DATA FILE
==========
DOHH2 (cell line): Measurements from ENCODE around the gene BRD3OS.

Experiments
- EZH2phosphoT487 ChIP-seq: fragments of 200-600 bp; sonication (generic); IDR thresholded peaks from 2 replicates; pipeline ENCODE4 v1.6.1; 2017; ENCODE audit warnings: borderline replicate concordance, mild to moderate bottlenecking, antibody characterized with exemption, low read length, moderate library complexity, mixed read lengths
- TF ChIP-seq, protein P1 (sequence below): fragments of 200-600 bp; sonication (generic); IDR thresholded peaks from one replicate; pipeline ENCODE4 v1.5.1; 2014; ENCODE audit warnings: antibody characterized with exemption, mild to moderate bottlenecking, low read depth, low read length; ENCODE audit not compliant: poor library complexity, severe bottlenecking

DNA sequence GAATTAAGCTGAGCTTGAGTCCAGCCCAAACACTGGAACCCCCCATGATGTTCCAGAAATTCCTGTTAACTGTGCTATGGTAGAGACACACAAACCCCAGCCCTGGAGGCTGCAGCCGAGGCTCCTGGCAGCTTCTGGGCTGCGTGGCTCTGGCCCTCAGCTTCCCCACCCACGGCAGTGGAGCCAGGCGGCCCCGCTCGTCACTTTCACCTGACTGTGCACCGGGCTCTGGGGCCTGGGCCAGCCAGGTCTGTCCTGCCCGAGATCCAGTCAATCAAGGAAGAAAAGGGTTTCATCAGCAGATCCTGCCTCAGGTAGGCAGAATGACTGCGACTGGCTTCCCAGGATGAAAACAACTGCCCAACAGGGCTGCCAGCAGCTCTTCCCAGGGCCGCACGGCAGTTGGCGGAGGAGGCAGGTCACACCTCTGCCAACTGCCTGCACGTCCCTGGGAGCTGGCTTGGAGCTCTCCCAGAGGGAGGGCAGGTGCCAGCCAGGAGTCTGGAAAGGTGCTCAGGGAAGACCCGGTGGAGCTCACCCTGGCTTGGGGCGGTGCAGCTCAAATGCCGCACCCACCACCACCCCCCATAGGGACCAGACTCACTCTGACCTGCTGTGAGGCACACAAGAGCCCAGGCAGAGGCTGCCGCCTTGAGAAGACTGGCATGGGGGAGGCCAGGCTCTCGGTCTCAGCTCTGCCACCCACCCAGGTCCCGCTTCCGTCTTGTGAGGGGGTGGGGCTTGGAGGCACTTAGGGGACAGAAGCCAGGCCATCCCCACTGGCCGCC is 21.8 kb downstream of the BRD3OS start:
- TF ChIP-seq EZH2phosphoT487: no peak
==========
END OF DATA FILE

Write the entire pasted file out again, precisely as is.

DOHH2 (cell line): Measurements from ENCODE around the gene BRD3OS.

Experiments
- EZH2phosphoT487 ChIP-seq: fragments of 200-600 bp; sonication (generic); IDR thresholded peaks from 2 replicates; pipeline ENCODE4 v1.6.1; 2017; ENCODE audit warnings: borderline replicate concordance, mild to moderate bottlenecking, antibody characterized with exemption, low read length, moderate library complexity, mixed read lengths
- TF ChIP-seq, protein P1 (sequence below): fragments of 200-600 bp; sonication (generic); IDR thresholded peaks from one replicate; pipeline ENCODE4 v1.5.1; 2014; ENCODE audit warnings: antibody characterized with exemption, mild to moderate bottlenecking, low read depth, low read length; ENCODE audit not compliant: poor library complexity, severe bottlenecking

DNA sequence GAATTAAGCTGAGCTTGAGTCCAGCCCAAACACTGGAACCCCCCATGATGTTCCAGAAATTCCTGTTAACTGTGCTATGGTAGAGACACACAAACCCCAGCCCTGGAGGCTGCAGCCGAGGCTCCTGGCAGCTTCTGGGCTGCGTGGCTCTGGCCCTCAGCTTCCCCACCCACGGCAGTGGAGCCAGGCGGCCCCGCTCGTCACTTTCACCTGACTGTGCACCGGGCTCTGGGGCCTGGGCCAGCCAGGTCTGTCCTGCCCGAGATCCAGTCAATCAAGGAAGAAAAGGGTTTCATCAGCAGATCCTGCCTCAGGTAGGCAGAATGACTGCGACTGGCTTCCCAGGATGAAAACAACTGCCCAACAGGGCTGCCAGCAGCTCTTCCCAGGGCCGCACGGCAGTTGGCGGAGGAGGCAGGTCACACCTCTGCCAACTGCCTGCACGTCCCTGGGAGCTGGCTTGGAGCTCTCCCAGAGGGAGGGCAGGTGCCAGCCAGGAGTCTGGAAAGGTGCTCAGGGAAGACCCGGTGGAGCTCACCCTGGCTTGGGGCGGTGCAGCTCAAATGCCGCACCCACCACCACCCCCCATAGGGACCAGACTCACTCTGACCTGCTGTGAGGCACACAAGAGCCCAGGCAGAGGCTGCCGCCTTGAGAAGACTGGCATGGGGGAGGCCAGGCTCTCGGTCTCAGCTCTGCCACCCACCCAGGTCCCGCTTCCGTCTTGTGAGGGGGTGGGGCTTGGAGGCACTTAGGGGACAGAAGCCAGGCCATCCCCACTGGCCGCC is 21.8 kb downstream of the BRD3OS start:
- TF ChIP-seq EZH2phosphoT487: no peak